To obtain a greater feel of what these earlier times were about, head straight to Fred Teague's Museum followed by the Jeff Morgan Gallery that includes a 30-metre painting of the view over Hawker from Wilpena Pound. If Wilpena Pound sounds familiar, it’s because it remains one of the state’s most popular destinations for bushwalking, and ascending Saint Mary’s Peak means you have reached the top of the Flinders Ranges.

If you’re feeling adventurous, the Arkaba is where you need to be. Nope, not the infamous night club on Glen Osmand Road, but the Station that affords opportunity to learn of the Adnyamathanha People, Australia’s first through this region, via a helicopter flight. Back on ground level, observe a rich assortment of birds, mammals and reptiles from Arkaba’s discreet hide positioned near the creek.

You’re well and truly in the outback now, so we recommend embracing the wilderness and making camp at Willow Water. Mount Scott Homestead offers an authentic homestay, with a variety of accommodation options to satisfy everyone in your crew (including the glampers). Start the next day with a lazy brunch back at the town’s latest and greatest, the Flinders Food Co. Here, you’ll be tempted to pull the iPhone out for some snapshots accompanied by hashtags such as #InstaYum, #BestBrunch and #HeapsGood…. (these dishes taste every bit as good as they look).

 

Quorn

Quorn – not that loud band your weird cousin listened to, but a quaint destination with a population of less than 1000, nestled in an idyllic valley of the Flinders Ranges. Come here for the August race meet, and stay for the old-fashioned charm and generous hospitality (oh, and the breathtaking scenery of the surrounding ranges and woodland).  

Of course, you’ve no doubt already been told to ‘all aboard’ an historic steam engine and soak up a taste of colonial Australiana. These journeys will take you via the Pichi Richi Pass along a railway that was once the original Ghan route between Port Augusta and Quorn. Slow the pace down on a train such as the cute ‘Coffee Pot’, and imagine for a brief moment that you are living in a simpler time.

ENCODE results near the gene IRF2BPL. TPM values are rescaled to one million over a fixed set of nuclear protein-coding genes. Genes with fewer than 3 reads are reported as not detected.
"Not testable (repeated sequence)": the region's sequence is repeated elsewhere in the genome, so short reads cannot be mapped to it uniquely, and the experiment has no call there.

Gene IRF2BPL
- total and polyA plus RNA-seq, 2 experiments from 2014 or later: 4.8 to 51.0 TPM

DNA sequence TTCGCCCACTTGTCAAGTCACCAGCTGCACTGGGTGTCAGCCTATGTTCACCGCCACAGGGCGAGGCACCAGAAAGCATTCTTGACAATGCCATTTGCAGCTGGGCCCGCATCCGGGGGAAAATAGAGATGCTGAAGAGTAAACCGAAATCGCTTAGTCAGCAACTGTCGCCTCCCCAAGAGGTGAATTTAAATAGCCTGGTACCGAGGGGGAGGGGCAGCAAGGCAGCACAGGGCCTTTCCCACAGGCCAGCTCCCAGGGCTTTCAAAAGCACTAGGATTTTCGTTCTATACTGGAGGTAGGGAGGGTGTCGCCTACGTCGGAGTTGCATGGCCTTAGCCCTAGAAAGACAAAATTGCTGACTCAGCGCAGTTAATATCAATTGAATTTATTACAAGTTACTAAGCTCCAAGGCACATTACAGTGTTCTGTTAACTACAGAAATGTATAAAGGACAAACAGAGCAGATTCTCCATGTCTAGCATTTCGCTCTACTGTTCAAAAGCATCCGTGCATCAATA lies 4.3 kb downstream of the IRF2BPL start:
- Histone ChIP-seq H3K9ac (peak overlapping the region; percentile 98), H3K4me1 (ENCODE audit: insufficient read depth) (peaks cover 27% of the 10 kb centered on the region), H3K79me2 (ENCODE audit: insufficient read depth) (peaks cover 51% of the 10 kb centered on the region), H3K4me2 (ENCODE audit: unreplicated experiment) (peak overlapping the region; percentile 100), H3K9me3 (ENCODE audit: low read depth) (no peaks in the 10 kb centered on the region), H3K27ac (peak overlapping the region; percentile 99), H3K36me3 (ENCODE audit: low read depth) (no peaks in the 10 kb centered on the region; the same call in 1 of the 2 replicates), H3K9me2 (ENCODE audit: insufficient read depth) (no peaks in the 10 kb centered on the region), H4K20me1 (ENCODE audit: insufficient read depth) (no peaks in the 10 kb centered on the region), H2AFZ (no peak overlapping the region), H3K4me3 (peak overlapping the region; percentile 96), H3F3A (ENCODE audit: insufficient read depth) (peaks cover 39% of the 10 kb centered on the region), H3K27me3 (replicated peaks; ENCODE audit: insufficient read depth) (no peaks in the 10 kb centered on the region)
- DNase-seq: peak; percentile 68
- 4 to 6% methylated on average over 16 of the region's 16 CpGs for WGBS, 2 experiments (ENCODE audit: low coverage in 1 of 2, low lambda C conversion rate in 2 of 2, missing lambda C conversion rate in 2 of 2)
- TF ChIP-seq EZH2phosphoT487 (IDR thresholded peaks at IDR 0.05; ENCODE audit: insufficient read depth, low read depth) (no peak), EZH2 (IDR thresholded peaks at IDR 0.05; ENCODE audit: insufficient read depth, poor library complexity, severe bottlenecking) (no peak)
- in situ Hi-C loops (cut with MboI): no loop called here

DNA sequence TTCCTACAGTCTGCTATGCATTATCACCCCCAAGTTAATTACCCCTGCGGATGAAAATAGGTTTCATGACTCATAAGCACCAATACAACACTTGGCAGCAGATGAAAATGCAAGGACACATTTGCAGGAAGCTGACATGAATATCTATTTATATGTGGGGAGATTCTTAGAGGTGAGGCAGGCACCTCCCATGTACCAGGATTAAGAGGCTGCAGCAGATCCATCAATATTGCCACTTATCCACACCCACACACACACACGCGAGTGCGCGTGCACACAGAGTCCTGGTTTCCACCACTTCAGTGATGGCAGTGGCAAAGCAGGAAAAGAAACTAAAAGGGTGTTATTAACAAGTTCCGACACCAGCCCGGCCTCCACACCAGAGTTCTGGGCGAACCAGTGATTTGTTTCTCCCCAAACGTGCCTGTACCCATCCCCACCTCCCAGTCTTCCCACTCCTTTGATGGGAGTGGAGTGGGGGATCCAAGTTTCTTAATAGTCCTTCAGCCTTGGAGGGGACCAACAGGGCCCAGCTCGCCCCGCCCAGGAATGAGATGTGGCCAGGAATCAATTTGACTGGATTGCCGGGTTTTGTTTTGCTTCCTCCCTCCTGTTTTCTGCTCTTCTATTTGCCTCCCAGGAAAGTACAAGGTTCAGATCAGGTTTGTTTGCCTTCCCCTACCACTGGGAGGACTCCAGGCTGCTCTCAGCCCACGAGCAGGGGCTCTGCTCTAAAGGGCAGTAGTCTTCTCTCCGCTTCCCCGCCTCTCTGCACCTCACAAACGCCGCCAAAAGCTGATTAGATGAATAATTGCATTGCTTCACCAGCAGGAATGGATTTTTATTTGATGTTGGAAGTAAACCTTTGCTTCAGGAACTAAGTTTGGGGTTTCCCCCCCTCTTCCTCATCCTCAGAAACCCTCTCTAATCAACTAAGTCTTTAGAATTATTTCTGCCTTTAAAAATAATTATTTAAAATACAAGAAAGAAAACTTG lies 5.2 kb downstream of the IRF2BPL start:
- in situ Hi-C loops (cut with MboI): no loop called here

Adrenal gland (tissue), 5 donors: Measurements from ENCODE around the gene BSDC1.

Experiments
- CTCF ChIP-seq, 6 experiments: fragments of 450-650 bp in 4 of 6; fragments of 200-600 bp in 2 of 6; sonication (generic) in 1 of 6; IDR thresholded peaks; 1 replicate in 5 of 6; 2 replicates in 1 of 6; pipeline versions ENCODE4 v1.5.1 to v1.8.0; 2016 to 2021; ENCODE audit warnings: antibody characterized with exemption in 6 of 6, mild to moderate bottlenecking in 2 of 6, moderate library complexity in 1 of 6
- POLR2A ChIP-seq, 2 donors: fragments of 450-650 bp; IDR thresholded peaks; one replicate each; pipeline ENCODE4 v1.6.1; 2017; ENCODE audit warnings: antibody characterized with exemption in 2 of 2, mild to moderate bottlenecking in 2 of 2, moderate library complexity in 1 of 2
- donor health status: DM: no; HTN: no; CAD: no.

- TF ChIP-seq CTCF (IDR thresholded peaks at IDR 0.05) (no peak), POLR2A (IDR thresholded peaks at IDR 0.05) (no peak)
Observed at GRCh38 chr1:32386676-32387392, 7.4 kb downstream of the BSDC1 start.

You’re in the Flinders Ranges, so unpack your active wear and get ready to top your mates, taking their selfies atop Mount Lofty back in ‘Radelaide’. The frighteningly named ‘Devil’s Peak’ trail offers panoramic views as a reward for a steep climb to the summit, while the imposing red cliffs of Warren Gorge remain popular with climbers.

Spoilt for choice is what you are through here, with other scenic offerings including Mount Brown Conservation Park and the less strenuous option of the Quorn Native Flora Reserve, once the town’s quarry. ‘I spy with my little eye…. a rare yellow-footed rock wallaby…’.

The fruits you may have seen along the trails are best consumed for dessert, so track down Emily’s Bistro to satisfy that Quandong Pie craving that’s been lingering. While there, marvel at the historical relics, and get ready to pose questions such as, ‘how does that strange looking cash register work?’.

Crashing at the aptly named Quandong Apartments is the way to go in order to get those pins firing again for your next day of trekking (or pretending to be a botanist explorer from the Victorian Era). You’ll be ready for a decent sleep, so take care to avoid too much distraction from the nostalgic photographs and film posters.

 

Jamestown

On the outskirts of the Clare Valley sits an unassuming place that is certainly worthy of devoting some time to. The town is best explored by foot, so lace up your Air Max ‘97’s and get ready to appreciate the region’s history through the heritage murals adorning the local buildings. Admiring murals makes us all hungry, so pack a picnic with your favourite drop of Riesling from the Valley, and relax on a rug along the picturesque banks of the Belalie Creek.

You may have a desire to partake in a wider range of recreational activities, so look no further than the Bundaleer Forest Reserve. The historic trails through this reserve will take you past ruins and dry-stone walls, each with a story or two to share no doubt. If you’ve loaded up the bikes, then the Mawson Trail awaits, however walkers can tick off another section of the Heysen Trail here too.

We know you’ve done your homework and pencilled Jamestown in for the October long weekend though. So, save your wandering ways for the Monday and ensure you make the most of the races on Saturday, backed up by the show on the Sunday. Retreat to the Jamestown Villas each evening for a comfy stay prior to ‘getting back on the horse’ the next morning.

After that above-and-beyond weekend it may be time for a cleanse. Bindlestick – The Store understand, and their vibrant fresh juices are just the tonic. Enjoy one amongst on point, chic décor, and if craving more, move on to their gorgeous acai smoothie. This will afford enough time to discuss who draws the short straw and drives the team back south along the B80.